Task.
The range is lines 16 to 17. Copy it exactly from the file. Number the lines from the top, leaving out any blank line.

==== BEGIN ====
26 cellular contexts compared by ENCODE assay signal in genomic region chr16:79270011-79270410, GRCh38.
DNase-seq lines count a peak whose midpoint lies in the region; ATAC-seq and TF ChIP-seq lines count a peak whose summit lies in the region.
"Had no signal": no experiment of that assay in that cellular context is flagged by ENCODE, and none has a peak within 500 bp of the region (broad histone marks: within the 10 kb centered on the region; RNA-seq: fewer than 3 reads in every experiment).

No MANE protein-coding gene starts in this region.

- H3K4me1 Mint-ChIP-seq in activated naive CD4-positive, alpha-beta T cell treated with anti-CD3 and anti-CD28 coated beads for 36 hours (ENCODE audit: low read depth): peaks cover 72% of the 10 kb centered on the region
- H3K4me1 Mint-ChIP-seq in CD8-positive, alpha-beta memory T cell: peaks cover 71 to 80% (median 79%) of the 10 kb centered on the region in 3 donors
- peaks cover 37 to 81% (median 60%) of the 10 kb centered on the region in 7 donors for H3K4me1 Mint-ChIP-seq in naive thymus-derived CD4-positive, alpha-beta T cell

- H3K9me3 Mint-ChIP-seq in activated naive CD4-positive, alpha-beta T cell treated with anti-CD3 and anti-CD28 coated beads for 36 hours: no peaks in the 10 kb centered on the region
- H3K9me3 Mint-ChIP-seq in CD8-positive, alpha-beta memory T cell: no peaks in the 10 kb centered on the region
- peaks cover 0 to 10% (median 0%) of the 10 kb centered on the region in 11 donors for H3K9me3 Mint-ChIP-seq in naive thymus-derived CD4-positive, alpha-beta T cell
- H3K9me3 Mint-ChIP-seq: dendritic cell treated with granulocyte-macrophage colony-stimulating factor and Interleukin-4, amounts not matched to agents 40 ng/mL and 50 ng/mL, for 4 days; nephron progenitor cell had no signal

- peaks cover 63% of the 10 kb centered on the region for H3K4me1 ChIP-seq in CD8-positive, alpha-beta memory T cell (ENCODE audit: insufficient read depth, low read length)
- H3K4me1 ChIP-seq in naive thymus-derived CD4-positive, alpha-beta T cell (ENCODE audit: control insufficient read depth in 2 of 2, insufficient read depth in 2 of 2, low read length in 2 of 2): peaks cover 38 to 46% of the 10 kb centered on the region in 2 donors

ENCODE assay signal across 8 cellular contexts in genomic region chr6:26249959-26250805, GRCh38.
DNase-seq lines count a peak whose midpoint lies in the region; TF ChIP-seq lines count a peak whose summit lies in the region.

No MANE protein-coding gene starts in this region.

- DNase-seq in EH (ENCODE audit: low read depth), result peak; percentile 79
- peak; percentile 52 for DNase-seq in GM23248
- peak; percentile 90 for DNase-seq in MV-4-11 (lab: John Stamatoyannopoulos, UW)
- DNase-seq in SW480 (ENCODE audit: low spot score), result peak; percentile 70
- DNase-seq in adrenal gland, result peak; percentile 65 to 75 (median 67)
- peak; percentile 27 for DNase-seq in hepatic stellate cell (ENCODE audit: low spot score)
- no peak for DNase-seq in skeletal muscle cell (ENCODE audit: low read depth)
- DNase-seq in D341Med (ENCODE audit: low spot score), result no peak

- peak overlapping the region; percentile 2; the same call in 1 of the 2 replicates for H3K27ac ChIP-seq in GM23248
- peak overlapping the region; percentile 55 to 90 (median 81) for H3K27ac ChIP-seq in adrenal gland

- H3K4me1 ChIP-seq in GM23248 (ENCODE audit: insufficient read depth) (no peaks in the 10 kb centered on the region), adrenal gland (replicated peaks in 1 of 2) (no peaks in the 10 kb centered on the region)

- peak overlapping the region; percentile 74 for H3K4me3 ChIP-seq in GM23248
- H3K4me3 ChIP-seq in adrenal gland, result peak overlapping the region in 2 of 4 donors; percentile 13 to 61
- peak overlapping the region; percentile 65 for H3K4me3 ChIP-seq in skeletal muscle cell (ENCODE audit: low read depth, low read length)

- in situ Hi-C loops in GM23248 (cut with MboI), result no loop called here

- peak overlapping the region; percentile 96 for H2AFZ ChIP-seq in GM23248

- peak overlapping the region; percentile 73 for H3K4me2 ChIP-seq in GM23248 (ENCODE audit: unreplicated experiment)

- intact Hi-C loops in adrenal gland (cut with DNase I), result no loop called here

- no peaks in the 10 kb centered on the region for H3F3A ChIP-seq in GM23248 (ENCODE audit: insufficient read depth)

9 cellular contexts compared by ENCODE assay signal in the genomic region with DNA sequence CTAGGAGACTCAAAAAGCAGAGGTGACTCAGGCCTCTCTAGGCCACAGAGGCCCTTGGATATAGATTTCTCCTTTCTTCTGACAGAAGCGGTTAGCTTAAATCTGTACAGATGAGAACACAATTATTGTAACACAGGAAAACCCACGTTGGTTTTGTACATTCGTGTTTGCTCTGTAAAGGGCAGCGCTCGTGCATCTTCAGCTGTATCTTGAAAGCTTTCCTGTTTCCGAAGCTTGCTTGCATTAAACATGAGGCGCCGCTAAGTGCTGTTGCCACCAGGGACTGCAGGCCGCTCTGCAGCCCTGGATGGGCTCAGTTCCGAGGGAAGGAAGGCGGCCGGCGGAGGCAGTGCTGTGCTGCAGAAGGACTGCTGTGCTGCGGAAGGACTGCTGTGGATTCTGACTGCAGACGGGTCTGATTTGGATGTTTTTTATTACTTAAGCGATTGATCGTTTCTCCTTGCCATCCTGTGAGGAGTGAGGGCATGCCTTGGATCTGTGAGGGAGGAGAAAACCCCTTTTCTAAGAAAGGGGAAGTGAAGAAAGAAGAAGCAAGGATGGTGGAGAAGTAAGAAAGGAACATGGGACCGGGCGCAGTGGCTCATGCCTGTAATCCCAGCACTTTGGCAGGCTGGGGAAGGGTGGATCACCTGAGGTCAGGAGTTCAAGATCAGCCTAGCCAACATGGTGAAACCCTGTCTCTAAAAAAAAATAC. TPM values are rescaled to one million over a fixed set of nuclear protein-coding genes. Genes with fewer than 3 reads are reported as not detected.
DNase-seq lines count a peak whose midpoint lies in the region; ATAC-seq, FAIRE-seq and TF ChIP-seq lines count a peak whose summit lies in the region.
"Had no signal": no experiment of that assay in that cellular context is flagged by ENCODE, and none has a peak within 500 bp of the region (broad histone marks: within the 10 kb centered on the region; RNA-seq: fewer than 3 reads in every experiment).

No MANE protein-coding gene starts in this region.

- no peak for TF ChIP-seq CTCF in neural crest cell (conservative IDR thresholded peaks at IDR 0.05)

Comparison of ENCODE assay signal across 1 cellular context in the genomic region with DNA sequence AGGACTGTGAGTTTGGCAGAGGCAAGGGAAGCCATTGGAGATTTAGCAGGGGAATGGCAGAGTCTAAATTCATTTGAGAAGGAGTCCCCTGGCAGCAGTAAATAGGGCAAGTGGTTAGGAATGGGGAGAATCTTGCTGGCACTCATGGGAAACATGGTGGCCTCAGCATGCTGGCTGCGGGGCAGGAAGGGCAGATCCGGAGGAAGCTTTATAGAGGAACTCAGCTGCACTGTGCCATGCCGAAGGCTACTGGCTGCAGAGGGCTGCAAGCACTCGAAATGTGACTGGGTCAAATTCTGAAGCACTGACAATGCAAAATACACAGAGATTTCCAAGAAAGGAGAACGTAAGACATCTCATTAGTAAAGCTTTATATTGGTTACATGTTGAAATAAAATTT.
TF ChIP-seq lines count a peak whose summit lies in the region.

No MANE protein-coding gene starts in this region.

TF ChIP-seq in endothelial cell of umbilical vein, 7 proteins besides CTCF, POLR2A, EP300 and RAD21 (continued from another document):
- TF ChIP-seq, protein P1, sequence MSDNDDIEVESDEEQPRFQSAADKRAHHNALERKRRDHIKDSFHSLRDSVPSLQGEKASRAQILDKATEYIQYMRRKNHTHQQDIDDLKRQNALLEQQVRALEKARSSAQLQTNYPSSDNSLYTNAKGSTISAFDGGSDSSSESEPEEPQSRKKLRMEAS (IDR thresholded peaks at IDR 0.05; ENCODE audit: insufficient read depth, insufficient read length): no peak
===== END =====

No MANE protein-coding gene starts in this region.

- DNase-seq in EH (ENCODE audit: low read depth), result peak; percentile 79